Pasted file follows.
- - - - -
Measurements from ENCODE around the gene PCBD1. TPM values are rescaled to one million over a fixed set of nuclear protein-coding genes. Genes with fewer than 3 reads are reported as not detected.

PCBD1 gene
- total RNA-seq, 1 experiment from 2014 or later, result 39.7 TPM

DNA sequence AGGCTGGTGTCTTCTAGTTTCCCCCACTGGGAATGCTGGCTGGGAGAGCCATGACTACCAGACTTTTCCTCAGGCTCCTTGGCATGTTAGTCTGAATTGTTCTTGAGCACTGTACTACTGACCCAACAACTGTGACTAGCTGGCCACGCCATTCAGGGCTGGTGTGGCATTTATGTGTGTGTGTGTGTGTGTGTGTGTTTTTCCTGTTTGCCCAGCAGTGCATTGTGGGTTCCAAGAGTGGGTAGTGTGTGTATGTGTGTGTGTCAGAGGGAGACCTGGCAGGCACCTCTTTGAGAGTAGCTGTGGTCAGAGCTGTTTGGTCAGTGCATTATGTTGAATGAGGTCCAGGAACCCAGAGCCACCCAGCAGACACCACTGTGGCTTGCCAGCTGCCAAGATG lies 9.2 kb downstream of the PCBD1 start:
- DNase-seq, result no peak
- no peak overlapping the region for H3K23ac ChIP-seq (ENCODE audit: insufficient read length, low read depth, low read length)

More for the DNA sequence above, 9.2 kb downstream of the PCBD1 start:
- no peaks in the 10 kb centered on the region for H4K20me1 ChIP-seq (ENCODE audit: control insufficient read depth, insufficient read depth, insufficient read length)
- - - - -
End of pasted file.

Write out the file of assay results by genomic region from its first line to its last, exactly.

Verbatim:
Measurements from ENCODE around the gene PCBD1. TPM values are rescaled to one million over a fixed set of nuclear protein-coding genes. Genes with fewer than 3 reads are reported as not detected.

PCBD1 gene
- total RNA-seq, 1 experiment from 2014 or later, result 39.7 TPM

DNA sequence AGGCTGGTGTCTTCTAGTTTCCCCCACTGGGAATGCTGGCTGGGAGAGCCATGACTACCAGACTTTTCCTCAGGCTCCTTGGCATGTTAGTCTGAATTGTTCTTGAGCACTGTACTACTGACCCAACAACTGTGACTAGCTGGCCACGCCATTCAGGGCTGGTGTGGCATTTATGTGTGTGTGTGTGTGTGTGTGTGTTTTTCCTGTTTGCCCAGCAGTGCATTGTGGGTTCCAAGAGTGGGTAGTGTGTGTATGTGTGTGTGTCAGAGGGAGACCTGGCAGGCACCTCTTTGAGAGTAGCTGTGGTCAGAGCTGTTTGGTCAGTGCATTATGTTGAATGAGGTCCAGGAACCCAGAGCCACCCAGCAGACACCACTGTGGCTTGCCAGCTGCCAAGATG lies 9.2 kb downstream of the PCBD1 start:
- DNase-seq, result no peak
- no peak overlapping the region for H3K23ac ChIP-seq (ENCODE audit: insufficient read length, low read depth, low read length)

More for the DNA sequence above, 9.2 kb downstream of the PCBD1 start:
- no peaks in the 10 kb centered on the region for H4K20me1 ChIP-seq (ENCODE audit: control insufficient read depth, insufficient read depth, insufficient read length)